Welcome to Stonebridge Mastering’s guide for digital publishing of audio recordings.
After sending files in for mastering, many people are left in the dark about what’s next. This is the most complete resource on this subject available online. To ensure it is comprehensive, it has been reviewed by Sébastien Mamy of CISAC and Arlene DiBenedetto of ASCAP.
1. Preparing for Physical Media Manufacturing. You may choose to release a physical product such as a CD or vinyl album. If so, select a manufacturer, and contact them to find out what formats they accept from the mastering engineer. WAV files are very common today, especially when independents use Discmaker’s duplication services. Other duplicators and replicators may require other formats including a DDP file, or a physical CD, and the mastering engineer should be aware if these are necessary. If you are having vinyl albums created, it should be discussed with your mastering engineer.
2. Preparing for Digital Distribution. Digital distribution means getting your music into iTunes, Amazon.com and other online stores and services. To submit your recordings for digital distribution, your WAV format recordings are uploaded to a digital distributor. Independents commonly use CD Baby or Tunecore for this service. Some record labels use specialty companies or perform digital distribution themselves.
3. Obtain ISRC Codes. ISRC is an abbreviation for International Standard Recording Code. These codes are like serial numbers for songs. This code standard was created by an international organization called the IFPI(International Federation of the Phonographic Industry), who work with creative societies across the globe. In the USA, it is the RIAA that oversees the administration of ISRCs. Each track (i.e. song, recording, CD Track) will need it’s own unique ISRC. These codes should be provided to mastering studios before mastering is complete because they are normally embedded into the master. You need ISRCs because:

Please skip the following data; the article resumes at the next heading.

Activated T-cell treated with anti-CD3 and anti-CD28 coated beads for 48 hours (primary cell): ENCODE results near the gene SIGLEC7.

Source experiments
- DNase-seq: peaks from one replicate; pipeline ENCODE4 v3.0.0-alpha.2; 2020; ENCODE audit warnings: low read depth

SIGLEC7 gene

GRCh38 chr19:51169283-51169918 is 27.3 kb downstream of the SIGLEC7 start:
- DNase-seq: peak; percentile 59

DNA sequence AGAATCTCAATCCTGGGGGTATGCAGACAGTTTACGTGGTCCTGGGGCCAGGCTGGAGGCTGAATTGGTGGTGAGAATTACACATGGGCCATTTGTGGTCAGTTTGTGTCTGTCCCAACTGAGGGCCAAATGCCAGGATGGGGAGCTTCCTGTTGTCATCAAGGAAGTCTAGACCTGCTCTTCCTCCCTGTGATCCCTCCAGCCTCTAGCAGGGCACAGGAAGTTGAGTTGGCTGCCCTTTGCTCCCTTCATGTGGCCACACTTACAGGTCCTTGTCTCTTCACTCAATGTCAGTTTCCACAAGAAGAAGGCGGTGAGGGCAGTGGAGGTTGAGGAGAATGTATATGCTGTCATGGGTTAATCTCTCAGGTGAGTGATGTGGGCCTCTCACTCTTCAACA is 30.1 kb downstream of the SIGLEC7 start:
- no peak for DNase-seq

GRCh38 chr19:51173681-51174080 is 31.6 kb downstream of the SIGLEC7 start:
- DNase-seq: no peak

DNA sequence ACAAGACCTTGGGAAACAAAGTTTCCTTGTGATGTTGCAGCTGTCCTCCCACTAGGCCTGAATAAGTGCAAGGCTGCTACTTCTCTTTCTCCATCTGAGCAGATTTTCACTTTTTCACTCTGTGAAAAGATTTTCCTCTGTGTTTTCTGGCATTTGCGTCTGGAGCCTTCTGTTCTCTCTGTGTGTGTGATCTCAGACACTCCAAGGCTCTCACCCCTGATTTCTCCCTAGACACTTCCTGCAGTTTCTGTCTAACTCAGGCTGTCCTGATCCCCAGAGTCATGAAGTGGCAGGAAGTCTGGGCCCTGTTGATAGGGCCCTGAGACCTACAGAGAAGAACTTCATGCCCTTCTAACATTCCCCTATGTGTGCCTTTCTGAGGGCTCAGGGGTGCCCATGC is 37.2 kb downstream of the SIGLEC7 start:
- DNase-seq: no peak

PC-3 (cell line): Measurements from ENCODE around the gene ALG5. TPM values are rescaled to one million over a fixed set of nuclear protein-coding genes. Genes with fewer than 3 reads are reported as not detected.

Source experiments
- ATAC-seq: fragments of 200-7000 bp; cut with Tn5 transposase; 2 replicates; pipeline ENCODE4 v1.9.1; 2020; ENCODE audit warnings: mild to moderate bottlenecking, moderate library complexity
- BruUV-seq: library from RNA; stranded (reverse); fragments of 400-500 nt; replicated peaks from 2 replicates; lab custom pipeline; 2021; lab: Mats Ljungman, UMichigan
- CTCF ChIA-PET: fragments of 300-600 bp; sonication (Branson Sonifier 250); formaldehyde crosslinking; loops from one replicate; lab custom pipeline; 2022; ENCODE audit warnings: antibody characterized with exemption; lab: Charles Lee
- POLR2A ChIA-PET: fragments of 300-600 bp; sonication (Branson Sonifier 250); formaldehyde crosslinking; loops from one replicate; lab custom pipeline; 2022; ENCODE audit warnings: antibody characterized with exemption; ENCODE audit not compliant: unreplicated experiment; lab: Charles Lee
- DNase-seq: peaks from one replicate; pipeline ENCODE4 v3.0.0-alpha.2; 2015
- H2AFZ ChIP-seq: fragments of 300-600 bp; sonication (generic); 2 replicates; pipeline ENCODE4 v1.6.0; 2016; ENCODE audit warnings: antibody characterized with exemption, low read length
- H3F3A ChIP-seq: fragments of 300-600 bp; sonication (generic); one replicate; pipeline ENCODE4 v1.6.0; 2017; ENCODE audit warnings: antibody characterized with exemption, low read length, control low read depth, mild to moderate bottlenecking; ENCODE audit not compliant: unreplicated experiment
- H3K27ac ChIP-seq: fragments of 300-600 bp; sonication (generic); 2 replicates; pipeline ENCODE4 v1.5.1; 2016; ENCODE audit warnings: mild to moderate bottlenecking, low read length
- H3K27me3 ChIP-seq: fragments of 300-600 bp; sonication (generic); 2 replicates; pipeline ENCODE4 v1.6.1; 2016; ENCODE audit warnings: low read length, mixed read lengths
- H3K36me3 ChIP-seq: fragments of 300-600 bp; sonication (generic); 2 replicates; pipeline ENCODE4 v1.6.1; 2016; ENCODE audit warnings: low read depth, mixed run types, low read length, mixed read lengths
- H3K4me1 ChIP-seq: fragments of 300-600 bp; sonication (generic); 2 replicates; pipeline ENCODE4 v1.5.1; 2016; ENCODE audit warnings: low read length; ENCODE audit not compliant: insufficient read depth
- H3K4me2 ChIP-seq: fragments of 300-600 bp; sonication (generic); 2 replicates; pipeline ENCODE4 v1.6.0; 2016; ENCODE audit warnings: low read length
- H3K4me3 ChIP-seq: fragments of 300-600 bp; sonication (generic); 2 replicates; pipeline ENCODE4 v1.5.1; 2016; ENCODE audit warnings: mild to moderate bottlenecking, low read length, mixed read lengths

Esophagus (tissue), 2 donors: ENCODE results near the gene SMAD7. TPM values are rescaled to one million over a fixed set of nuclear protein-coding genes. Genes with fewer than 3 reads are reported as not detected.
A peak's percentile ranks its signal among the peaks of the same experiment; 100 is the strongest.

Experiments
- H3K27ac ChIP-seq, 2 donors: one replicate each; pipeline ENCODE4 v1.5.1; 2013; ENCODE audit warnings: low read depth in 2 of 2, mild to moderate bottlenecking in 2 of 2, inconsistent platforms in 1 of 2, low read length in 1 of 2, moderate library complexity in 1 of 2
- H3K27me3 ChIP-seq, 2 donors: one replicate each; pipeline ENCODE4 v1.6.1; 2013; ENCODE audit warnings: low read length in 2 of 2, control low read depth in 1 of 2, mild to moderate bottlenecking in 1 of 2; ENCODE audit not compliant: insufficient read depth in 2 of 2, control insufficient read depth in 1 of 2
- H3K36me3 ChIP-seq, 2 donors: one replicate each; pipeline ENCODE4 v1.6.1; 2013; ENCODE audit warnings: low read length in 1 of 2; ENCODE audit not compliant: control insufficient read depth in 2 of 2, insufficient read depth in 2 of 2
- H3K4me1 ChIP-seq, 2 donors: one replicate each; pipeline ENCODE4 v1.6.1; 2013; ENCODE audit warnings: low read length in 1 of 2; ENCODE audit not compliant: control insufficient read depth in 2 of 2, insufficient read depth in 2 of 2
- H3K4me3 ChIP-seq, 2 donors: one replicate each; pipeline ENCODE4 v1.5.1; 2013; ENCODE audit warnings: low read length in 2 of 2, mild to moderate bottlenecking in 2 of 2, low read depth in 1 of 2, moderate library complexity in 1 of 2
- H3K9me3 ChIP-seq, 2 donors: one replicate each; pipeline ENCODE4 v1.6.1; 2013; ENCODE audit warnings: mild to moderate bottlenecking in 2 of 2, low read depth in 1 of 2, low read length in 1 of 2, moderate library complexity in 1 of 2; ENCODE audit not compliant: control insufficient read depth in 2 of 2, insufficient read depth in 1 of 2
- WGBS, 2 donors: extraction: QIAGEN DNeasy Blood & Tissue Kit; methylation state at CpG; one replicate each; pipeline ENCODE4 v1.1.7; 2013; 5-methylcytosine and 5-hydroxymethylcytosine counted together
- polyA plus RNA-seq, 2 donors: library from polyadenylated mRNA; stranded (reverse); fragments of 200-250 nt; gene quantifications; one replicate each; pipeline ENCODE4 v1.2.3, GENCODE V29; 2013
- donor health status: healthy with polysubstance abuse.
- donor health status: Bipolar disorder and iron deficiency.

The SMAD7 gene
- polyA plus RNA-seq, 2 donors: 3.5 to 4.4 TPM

Ways to obtain the codes:
4. Obtain a UPC Code. UPC Codes (also called bar codes) are an international standard administered by the GS1. CD duplication/replication companies often offer a bar code included in the price of pressing CDs. They can also be obtained by joining CD Baby or with other online sellers of UPC codes. Otherwise, they can be obtained directly from the GS1, although at a much higher price ($760.00). UPC codes/bar codes are normally printed on the reverse side of a CD packaging unit.
6. Embed CD Text. CD-Text contains information about an album that is released on CD. It is usually recommended, but not absolutely necessary, to embed CD-Text. With large releases, CD-Text may be left off to avoid the cost of CD-Text format licensing from Sony/Phillips.
7. Register your UPC Code with Nielson SoundScan. The billboard charts are created directly from SoundScan data. Also, there are many music industry insiders who watch the SoundScan reports including major record labels seeking new talent. Obtaining a bar code does not automatically register the album with SoundScan.
8. Submitting to databases. Some CD players show CD Text, but most software music players and music services do not. Most software music players draw artist and song information from Internet databases. For example, iTunes draws from the Gracenote database. Windows Media Player and the PS3 player draw from the AMG Lasso database. The AMG Lasso database requires that you send in a physical copy of your CD from which they enter the information. AMG Lasso is infamous for incorrectly entering information, so we recommend typing out a sheet to include with your submission with your song titles and other information with a large, easy to read font. Other databases provide different information to different sources, and we recommend registering with all of the below:
9. Obtain copyrights. Registering a copyright with the U.S. Copyright Office can now be done electronically. Otherwise, paper Form CO must be filed, which replaces Forms SR and PA that were commonly used in the music industry.